There are several sequences of four letters in the Romanized Popular Alphabet that transcribe what may be single consonants, depending on the analysis. However, their pronunciations are predictable from their components. All begin with the ⟨n⟩ of prenasalization, and end with the ⟨h⟩ of aspiration. Between these is a digraph, one of ⟨dl⟩ /tˡ/, ⟨pl⟩ /pˡ/, ⟨ts⟩ /ʈ͡ʂ/, or ⟨tx⟩ /t͡s/, which may itself be predictable.

ndlh is /ndˡʱ/.

nplh is /mbˡʱ/.

ntsh is /ɳɖʐʱ/.

ntxh is /ndzʱ/.


Used between two velarized ("broad") consonants:

adha and agha are used for [əi̯] (in Donegal, [eː]).
abha, amha, obha, odha, ogha are used for [əu̯] (in Donegal, [oː]).
omha is used for [oː].

Used between two palatalized ("slender") consonants:

eidh and eigh are used for [əi̯].

Used between a broad and a slender consonant:

aidh and aigh are used for [əi̯] (in Donegal, [eː]).
oidh and oigh are used for [əi̯].

Used between a slender and a broad consonant:

eabh and eamh are used for [əu̯] (in Donegal, [oː]).
eadh is used for [əi̯] (in Donegal, [eː]) between a slender and a broad consonant, or for an unstressed [ə] at the end of a word.


The apostrophe was used with three trigraphs for click consonants in the 1987 orthography of Juǀʼhoan. The apostrophe is a diacritic rather than a letter in Juǀʼhoan.

dcgʼ for [ᶢǀʢ]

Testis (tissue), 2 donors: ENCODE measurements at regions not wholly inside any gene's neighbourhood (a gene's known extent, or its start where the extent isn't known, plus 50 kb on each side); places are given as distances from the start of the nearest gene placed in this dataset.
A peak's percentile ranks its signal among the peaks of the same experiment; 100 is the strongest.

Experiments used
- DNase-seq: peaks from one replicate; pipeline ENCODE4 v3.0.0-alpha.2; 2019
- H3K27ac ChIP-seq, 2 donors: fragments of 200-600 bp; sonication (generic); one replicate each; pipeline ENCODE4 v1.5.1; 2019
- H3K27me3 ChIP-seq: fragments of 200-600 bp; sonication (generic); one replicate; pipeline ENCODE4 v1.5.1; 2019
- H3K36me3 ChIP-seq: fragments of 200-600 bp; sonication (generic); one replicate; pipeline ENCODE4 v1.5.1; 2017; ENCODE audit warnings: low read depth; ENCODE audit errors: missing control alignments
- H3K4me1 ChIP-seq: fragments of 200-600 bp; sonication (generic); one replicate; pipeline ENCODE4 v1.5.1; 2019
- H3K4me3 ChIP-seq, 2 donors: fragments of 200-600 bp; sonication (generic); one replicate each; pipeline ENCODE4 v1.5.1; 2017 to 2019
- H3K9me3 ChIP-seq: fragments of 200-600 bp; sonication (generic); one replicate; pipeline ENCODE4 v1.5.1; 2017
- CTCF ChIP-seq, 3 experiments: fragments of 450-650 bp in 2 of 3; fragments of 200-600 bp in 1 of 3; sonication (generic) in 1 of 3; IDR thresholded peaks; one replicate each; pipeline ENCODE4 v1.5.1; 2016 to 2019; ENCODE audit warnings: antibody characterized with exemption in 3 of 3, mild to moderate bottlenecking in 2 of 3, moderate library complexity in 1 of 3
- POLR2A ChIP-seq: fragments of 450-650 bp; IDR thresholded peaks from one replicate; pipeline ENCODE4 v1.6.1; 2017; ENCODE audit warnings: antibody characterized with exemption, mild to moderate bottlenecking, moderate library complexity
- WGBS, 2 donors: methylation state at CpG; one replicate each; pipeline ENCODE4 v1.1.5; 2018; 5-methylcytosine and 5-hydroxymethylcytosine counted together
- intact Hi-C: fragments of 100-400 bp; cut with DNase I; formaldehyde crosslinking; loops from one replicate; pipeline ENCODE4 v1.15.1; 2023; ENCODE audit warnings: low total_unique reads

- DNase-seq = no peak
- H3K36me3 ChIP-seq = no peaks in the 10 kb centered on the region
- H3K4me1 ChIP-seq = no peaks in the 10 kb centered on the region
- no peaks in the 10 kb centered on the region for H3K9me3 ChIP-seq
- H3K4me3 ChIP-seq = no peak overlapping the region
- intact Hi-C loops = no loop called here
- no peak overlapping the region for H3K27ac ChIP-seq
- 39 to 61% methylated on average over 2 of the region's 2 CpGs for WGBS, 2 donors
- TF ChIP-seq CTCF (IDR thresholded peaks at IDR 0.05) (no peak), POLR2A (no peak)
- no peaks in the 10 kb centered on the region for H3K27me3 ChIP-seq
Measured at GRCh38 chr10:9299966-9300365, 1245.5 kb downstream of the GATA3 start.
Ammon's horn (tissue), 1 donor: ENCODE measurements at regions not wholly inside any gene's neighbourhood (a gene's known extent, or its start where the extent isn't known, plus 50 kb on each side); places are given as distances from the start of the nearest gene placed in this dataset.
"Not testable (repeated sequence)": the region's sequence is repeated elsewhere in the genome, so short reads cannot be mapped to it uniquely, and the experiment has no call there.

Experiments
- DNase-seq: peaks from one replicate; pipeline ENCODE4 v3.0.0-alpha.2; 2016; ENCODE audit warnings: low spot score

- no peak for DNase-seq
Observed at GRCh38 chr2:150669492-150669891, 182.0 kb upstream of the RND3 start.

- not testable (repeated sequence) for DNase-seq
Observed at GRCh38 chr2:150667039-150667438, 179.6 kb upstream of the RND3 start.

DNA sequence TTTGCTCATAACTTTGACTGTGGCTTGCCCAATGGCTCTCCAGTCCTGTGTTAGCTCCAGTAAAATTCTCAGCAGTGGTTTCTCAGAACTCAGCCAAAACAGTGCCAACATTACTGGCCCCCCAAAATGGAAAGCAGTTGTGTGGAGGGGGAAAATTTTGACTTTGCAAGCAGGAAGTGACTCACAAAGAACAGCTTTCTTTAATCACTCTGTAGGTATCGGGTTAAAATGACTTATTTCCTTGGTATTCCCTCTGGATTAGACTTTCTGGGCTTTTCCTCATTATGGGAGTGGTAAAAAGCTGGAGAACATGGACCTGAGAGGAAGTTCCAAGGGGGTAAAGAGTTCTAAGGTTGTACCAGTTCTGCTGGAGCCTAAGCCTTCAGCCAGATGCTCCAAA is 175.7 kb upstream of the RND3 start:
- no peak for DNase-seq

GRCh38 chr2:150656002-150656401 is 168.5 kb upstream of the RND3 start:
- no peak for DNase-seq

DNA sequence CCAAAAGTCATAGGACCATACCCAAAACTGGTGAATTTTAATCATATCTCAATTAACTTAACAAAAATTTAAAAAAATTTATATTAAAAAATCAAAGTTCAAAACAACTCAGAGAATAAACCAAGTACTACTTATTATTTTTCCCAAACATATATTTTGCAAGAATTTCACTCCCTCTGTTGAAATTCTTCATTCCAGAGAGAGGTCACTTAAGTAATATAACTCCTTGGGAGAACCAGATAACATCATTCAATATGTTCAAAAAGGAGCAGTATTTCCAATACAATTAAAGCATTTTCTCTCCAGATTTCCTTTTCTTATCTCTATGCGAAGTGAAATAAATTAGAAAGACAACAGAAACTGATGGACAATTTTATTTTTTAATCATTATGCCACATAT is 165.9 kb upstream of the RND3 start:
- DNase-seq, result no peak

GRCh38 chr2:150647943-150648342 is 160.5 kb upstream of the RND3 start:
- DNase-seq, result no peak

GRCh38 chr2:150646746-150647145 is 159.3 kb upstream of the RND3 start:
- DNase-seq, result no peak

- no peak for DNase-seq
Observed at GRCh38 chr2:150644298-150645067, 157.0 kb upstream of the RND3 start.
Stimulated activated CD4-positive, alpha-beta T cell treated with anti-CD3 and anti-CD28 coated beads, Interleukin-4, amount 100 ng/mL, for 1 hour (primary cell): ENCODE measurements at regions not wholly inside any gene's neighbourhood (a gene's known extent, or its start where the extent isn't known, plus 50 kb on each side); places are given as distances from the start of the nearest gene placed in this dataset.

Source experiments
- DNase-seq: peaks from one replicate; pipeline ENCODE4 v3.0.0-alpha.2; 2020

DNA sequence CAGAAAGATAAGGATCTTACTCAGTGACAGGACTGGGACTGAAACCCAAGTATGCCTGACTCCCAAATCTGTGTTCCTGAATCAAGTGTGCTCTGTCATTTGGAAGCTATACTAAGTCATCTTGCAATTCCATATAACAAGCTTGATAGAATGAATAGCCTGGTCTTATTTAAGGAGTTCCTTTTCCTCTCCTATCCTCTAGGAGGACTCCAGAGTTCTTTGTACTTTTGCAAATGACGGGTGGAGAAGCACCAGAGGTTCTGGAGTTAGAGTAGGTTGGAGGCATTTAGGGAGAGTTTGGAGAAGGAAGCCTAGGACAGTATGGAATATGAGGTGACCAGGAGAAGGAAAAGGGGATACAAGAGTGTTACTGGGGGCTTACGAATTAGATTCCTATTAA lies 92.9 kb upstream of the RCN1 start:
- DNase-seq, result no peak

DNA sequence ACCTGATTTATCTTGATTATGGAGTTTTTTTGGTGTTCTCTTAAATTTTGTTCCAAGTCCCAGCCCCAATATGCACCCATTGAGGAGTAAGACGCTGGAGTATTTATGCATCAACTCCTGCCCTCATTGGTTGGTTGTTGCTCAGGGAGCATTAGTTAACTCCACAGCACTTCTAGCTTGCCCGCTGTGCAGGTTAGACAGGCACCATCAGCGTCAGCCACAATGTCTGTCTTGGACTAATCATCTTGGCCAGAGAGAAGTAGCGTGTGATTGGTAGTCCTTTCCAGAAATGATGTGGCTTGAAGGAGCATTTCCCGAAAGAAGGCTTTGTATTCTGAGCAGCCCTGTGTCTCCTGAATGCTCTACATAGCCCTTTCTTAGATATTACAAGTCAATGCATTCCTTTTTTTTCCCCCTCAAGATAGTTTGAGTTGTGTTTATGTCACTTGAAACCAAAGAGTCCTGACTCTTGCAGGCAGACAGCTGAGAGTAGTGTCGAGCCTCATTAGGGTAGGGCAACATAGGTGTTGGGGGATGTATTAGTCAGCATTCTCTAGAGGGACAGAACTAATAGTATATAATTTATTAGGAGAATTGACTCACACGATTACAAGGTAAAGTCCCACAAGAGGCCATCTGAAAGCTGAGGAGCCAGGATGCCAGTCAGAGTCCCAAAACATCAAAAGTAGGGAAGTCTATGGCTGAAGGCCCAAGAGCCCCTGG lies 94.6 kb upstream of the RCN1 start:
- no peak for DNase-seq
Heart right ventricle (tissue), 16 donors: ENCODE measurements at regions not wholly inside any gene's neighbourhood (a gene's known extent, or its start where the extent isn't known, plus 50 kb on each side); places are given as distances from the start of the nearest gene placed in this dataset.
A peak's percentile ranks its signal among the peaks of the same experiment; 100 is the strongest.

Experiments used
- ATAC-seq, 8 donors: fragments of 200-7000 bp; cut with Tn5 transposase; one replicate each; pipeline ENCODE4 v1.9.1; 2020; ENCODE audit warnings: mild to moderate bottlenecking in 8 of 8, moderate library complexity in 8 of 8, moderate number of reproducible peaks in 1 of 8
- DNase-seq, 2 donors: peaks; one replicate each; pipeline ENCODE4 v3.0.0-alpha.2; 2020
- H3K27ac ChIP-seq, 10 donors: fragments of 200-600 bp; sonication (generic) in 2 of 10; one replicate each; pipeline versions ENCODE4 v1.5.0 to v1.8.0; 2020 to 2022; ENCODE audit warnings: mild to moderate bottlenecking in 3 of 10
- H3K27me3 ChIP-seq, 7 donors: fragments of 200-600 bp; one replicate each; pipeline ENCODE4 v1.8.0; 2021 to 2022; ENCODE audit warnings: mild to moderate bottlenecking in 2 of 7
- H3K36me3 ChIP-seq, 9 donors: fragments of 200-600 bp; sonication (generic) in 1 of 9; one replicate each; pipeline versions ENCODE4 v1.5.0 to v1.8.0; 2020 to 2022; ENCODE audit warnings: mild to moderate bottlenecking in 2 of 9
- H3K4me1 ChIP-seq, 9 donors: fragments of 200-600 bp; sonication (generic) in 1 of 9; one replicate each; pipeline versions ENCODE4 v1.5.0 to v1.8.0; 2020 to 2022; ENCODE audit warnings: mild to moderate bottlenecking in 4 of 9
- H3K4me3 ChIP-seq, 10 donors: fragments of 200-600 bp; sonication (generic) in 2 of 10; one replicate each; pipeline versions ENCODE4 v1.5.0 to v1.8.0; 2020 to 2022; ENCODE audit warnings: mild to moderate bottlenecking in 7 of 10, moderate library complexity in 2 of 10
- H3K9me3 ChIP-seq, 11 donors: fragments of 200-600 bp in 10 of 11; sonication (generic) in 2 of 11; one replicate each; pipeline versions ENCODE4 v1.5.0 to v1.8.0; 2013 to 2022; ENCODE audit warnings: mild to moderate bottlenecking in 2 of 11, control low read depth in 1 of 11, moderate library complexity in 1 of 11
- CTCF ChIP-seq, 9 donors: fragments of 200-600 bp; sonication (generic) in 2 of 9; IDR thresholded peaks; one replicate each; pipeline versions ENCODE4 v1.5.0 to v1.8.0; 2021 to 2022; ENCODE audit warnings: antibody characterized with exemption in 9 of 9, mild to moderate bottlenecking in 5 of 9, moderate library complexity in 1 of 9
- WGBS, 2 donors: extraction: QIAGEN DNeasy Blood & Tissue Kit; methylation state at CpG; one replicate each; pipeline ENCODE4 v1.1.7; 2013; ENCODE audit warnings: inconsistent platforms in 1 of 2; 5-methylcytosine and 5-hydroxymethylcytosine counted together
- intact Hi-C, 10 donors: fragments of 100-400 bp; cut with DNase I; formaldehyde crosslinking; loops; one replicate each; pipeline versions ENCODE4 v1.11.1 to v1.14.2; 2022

dçgʼ for [ᶢǂʢ]

dqgʼ for [ᶢǃʢ]

dxgʼ for [ᶢǁʢ]


Piedmontese does not have tetragraphs. A hyphen may separate ⟨s⟩ from ⟨c⟩ or ⟨g⟩, when these would otherwise be read as single sounds.

s-c and s-cc /stʃ/, to avoid confusion with the digraph ⟨sc⟩ for /ʃ/.

s-g and s-gg are similarly used for the sequence /zdʒ/.


eeuw and ieuw are used in Dutch for the sounds [eːu̯] and [iːu̯], as in sneeuw, "snow" and nieuw, "new". ⟨Uw⟩ alone stands for [yːu̯], so these sequences are not predictable.

gqxʼ is used in the practical orthography of the Taa language, where it represents the prevoiced affricate [ɢqχʼ].

ngʼw is used for [ŋʷ] in Swahili-based alphabets. However, the apostrophe is a diacritic in Swahili, not a letter, so this is not a true tetragraph.

nyng is used in Yanyuwa to write a pre-velar nasal, [ŋ̟].

s-ch is used in the Puter orthographic variety of the Romansh language (spoken in the Upper Engadin area in Switzerland) for the sequence /ʃtɕ/ (while the similar trigraph ⟨sch⟩ denotes the sounds /ʃ/ and /ʒ/).[3] It is not part of the orthography of Rumantsch Grischun, but is used in place names like S-chanf and in the Puter orthography used locally in schools again since 2011.

thsh is used in Xhosa to write the sound [tʃʰ]. It is often replaced with the ambiguous trigraph tsh.

tth’ is used in various Northern Athabaskan languages for [t̪͡θʼ], the dental ejective affricate.


  1. ^ "Shcherbakovite". Mindats. Retrieved 23 January 2021.
  2. ^ "GoogleMaps". MGoogleMaps. Retrieved 23 January 2021.
  3. ^ Meds d'instrucziun dal Grischun / Lehrmittel Graubünden, ed. (2013). "Grammatica puter" (PDF) (in Romansh and German). p. 28. Retrieved 2014-04-27.